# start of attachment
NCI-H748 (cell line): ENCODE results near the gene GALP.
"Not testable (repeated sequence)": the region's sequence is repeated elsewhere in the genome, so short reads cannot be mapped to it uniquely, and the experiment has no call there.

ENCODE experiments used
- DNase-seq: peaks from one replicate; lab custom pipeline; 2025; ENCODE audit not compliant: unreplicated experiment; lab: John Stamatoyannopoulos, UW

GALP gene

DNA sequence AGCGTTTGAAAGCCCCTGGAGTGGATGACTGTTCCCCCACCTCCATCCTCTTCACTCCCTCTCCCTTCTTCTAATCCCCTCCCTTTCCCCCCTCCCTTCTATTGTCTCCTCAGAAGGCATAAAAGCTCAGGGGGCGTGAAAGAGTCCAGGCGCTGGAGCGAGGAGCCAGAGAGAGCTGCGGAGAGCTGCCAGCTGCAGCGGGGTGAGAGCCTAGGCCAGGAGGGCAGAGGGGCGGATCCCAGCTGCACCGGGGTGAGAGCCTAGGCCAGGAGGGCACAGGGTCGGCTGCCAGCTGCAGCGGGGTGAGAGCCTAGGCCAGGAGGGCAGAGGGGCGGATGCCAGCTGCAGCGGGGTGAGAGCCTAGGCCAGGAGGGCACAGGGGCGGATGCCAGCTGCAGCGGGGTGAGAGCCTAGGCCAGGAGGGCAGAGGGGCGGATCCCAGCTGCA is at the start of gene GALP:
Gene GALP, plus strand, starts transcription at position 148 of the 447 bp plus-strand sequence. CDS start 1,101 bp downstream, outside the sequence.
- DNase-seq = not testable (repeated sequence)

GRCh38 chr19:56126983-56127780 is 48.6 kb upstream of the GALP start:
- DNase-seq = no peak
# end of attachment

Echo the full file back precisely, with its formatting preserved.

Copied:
NCI-H748 (cell line): ENCODE results near the gene GALP.
"Not testable (repeated sequence)": the region's sequence is repeated elsewhere in the genome, so short reads cannot be mapped to it uniquely, and the experiment has no call there.

ENCODE experiments used
- DNase-seq: peaks from one replicate; lab custom pipeline; 2025; ENCODE audit not compliant: unreplicated experiment; lab: John Stamatoyannopoulos, UW

GALP gene

DNA sequence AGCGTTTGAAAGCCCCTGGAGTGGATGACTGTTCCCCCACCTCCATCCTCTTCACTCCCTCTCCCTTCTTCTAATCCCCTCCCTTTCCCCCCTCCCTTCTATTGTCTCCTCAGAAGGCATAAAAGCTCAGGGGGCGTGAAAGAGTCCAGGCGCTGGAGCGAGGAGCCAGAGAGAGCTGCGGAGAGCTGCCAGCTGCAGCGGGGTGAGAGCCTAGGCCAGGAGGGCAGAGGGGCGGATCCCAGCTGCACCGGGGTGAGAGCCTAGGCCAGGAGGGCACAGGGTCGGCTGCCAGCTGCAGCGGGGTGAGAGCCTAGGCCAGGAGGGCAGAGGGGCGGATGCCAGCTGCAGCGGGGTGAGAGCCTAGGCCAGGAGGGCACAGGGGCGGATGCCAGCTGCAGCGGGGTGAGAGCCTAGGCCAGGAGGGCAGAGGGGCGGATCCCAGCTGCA is at the start of gene GALP:
Gene GALP, plus strand, starts transcription at position 148 of the 447 bp plus-strand sequence. CDS start 1,101 bp downstream, outside the sequence.
- DNase-seq = not testable (repeated sequence)

GRCh38 chr19:56126983-56127780 is 48.6 kb upstream of the GALP start:
- DNase-seq = no peak